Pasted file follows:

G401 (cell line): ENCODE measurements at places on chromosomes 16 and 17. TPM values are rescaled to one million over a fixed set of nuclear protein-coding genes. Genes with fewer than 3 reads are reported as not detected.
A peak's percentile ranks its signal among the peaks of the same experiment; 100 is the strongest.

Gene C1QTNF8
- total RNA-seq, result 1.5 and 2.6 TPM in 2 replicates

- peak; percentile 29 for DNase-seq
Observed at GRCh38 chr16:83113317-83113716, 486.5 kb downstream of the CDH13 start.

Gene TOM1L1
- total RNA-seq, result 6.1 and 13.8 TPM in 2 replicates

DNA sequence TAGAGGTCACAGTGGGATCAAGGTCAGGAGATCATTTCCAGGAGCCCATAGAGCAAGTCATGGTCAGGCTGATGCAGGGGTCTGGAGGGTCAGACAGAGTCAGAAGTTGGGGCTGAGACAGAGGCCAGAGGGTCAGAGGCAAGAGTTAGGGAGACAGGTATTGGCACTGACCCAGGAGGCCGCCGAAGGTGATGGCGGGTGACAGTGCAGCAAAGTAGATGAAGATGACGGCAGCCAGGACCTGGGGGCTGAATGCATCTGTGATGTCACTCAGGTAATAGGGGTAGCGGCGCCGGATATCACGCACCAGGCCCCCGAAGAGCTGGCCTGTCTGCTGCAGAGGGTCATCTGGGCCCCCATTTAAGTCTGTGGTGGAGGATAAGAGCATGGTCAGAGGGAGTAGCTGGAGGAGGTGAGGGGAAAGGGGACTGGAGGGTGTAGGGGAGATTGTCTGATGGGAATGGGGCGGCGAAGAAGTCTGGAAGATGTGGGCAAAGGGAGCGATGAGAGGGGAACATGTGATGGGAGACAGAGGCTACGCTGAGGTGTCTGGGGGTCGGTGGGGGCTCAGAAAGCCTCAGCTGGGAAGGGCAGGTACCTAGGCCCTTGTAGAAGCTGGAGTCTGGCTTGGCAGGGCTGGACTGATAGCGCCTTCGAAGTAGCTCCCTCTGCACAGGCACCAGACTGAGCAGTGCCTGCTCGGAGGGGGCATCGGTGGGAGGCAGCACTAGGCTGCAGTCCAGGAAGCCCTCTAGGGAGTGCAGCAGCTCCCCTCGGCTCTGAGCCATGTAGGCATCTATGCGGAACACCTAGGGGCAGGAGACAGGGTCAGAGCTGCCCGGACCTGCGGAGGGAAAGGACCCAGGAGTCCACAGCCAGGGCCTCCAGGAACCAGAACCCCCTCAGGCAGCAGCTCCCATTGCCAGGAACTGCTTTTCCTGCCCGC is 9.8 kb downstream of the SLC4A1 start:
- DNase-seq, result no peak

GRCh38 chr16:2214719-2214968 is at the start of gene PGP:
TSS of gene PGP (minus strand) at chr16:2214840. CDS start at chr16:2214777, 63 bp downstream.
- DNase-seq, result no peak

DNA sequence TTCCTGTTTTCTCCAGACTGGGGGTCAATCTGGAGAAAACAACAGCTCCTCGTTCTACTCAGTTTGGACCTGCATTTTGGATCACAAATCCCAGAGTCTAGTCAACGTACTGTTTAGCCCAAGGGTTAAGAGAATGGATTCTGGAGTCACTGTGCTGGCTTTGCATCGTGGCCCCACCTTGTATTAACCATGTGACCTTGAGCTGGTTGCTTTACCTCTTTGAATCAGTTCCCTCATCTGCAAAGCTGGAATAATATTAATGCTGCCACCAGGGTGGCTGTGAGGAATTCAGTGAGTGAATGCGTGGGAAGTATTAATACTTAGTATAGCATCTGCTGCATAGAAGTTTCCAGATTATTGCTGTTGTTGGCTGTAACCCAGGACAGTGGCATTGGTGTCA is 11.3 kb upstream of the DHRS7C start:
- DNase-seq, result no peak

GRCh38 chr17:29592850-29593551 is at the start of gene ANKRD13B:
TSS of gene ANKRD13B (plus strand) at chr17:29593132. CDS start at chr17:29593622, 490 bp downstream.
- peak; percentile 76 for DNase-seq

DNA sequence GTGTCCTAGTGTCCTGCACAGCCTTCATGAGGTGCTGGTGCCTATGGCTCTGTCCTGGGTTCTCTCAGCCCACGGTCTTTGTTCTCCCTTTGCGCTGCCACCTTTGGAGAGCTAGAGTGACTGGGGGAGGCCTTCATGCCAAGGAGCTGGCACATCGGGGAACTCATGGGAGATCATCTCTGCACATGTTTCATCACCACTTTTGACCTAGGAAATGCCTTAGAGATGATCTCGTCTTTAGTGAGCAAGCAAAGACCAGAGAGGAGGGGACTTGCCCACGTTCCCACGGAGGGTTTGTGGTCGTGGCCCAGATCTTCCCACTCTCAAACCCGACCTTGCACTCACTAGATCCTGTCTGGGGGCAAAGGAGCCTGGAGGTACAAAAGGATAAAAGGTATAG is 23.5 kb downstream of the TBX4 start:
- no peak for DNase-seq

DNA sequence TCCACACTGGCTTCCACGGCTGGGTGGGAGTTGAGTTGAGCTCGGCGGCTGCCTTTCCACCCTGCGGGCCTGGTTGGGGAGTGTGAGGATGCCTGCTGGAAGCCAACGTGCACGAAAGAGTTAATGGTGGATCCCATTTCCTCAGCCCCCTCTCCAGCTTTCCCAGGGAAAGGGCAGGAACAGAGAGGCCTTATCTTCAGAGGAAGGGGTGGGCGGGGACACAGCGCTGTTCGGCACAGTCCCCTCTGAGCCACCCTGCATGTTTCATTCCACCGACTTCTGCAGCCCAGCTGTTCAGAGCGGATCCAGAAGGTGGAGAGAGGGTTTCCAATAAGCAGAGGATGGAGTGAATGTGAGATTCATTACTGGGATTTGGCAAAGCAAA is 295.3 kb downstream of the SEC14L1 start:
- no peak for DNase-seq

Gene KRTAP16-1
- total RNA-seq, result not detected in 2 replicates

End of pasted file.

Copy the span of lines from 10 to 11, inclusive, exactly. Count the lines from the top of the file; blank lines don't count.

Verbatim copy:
- DNase-seq, result no peak

GRCh38 chr16:2214719-2214968 is at the start of gene PGP: